My own personal blog. Newham Council Cabinet member for Housing Services & Chair of Investment & Accounts. Councillor for West Ham ward, UNISON Branch secretary, Regional Council Officer & NEC member, Pension & Charity Trustee, Centre left and proud member of Labour movement family.
Saturday, September 03, 2016
Too Poor to Pay? Is this really the New Poll Tax?
This report is very disturbing. I have asked the Council for a response and agreed to meet with CPAG and Z2K. I will encourage other Councillors to do so as well. By coincidence I have just been to a Unison seminar where the practice of trying to force poor residents to pay Council tax was compared to the Poll Tax of the 1990s. Also, the dreadful practices of so many bailiffs was exposed.
"New CPAG and Z2K report on council tax support in London
This is our third report looking at council tax support in London. It examines how London schemes have changed over the past three years and analyses the impact on claimants. The report has found that in 2015/16, over 98,000 low income Londoners were sent a court summons for non-payment of council tax and 19,000 were referred to bailiffs, a 51 per cent increase on the previous year.
As you probably know, Newham is among those local authorities who have decided to charge claimants 20 per cent. Our report finds that this is having a serious impact on low income residents in the borough:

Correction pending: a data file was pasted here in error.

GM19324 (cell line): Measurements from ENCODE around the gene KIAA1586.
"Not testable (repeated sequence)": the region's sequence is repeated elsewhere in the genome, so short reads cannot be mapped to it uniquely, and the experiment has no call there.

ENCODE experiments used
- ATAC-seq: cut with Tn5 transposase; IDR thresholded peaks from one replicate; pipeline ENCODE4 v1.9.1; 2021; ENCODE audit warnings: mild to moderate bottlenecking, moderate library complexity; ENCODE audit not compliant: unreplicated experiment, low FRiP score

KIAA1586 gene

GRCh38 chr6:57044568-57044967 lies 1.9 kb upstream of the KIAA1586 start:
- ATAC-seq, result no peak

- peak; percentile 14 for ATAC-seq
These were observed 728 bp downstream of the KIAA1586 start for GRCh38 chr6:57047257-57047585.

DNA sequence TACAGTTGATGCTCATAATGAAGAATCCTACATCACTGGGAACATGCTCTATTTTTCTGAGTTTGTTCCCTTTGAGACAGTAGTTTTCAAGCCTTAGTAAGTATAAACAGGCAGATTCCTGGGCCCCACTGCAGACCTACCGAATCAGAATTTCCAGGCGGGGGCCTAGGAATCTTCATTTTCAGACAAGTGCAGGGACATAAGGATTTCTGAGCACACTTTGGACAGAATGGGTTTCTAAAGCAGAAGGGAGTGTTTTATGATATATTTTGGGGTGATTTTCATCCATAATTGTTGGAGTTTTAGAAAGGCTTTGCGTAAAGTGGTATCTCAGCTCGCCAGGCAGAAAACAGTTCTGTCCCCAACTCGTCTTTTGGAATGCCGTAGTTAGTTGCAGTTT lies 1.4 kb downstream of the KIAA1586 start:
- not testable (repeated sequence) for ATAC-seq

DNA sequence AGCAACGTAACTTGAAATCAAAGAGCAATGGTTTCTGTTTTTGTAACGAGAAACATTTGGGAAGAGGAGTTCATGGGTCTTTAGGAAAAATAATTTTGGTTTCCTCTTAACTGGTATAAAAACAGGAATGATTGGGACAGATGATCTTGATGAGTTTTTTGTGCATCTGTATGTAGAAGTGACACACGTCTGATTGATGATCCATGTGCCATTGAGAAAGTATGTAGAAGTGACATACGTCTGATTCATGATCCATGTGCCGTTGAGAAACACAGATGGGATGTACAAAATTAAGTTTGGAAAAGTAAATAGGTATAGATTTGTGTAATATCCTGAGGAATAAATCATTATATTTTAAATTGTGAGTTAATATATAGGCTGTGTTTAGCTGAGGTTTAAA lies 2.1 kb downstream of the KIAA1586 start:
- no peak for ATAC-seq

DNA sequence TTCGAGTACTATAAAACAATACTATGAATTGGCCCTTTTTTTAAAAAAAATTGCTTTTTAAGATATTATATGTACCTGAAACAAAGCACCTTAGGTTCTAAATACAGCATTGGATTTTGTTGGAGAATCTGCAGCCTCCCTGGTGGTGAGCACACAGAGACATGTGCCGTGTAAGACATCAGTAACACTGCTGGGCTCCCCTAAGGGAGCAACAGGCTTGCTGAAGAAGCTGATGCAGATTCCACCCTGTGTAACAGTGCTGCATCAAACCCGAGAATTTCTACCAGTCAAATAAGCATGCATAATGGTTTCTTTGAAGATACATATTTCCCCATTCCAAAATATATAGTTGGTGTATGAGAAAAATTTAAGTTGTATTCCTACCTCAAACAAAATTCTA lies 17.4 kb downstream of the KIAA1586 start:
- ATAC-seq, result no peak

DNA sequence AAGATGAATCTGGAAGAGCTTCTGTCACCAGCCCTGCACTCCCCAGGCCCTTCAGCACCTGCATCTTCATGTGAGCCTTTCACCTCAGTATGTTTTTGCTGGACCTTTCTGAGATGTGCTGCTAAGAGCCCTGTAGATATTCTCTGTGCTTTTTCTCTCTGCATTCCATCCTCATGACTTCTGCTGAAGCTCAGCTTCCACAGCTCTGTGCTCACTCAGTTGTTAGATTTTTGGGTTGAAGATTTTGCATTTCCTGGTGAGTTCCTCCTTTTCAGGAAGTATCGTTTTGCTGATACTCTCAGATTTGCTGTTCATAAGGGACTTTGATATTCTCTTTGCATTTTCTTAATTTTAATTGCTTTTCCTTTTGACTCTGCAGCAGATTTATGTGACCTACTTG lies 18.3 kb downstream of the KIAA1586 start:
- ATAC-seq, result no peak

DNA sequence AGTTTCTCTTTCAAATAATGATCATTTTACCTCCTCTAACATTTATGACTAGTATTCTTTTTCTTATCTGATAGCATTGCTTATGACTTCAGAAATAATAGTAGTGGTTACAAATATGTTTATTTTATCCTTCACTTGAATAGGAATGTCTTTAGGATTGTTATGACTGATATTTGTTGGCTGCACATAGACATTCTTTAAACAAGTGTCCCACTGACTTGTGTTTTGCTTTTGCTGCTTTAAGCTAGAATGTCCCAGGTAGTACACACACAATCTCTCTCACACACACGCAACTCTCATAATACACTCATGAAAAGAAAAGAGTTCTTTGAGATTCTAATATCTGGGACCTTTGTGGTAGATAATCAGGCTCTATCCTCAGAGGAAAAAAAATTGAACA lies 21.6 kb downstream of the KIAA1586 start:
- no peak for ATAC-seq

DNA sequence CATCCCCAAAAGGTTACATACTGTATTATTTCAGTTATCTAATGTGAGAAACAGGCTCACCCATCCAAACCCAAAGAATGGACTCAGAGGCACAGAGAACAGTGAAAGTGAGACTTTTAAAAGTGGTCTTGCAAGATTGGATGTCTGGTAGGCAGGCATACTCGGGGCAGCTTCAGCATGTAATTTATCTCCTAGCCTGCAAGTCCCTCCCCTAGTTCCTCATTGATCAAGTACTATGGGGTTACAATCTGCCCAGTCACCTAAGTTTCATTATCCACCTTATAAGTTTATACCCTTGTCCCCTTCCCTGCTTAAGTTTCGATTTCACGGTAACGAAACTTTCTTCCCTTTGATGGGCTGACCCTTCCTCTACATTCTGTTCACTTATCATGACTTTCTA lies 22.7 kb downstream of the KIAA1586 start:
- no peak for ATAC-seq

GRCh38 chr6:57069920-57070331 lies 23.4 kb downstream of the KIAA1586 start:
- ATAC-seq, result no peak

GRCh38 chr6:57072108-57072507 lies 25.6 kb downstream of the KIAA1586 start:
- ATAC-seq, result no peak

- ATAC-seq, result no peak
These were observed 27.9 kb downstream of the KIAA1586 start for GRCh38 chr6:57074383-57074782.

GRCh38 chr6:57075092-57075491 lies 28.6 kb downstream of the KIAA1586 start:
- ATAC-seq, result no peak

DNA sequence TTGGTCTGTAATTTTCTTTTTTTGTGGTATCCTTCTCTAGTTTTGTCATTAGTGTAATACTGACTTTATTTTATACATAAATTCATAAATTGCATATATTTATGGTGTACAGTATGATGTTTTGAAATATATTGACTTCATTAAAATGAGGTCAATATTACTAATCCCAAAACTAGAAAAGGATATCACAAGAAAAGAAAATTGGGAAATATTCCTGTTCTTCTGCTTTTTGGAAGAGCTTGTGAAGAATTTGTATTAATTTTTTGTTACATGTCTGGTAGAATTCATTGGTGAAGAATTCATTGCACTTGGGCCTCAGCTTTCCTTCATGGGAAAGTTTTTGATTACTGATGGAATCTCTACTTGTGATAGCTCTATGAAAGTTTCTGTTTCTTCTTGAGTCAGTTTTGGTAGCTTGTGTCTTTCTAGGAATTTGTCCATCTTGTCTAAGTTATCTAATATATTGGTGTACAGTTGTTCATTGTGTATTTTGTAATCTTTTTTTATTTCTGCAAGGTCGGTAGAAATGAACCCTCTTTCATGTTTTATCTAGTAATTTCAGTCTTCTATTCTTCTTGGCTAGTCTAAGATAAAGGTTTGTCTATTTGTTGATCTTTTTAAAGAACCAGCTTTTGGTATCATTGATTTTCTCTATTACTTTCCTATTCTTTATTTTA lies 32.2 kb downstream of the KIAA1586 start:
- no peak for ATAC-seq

·8949 Newham residents on the Council Tax Support Scheme were in arrears as of April 2016
·4808 Newham residents have had additional ‘legal costs’ added to their bills
·1,560 residents were referred to bailiffs in 2015/16.
CPAG and Z2K appreciate that the 10 per cent cut in council tax support funding in April 2013 came at a time when local authorities were already struggling with deep cuts to their budgets, and that the requirement to exempt pensioners from any new charges has added to the burden on working age claimants. We continue to call for a return to a fully funded, national system, or, at a minimum, that central government provides local authorities with 100 per cent subsidy.
However, in the event that council tax support remains localised, we call on Newham’s leadership to abolish your authority’s minimum payment and introduce 100 per cent support. We note that Camden council is currently consulting on doing just this. The falling number of council tax claimants in Camden, something common to your authority, has reduced the cost of its scheme, allowing the council to make this proposal. Camden also estimates that the proposal will reduce administration costs related to recovering relatively small debts from council tax support claimants and free up resources to pursue larger debts.
Despite the financial pressures Newham continues to face, we hope that you will work with your cabinet colleagues to follow the example of Camden and the six London boroughs who continue to provide 100 per cent support. The alternative is that your poorest residents will continue to experience the very real financial hardship, as outlined in our report.
We would welcome the opportunity to discuss the findings of our report and how to strengthen the support for Newham’s poorest residents. To arrange a meeting, please contact Alice Woudhuysen, London Campaign Manager at CPAG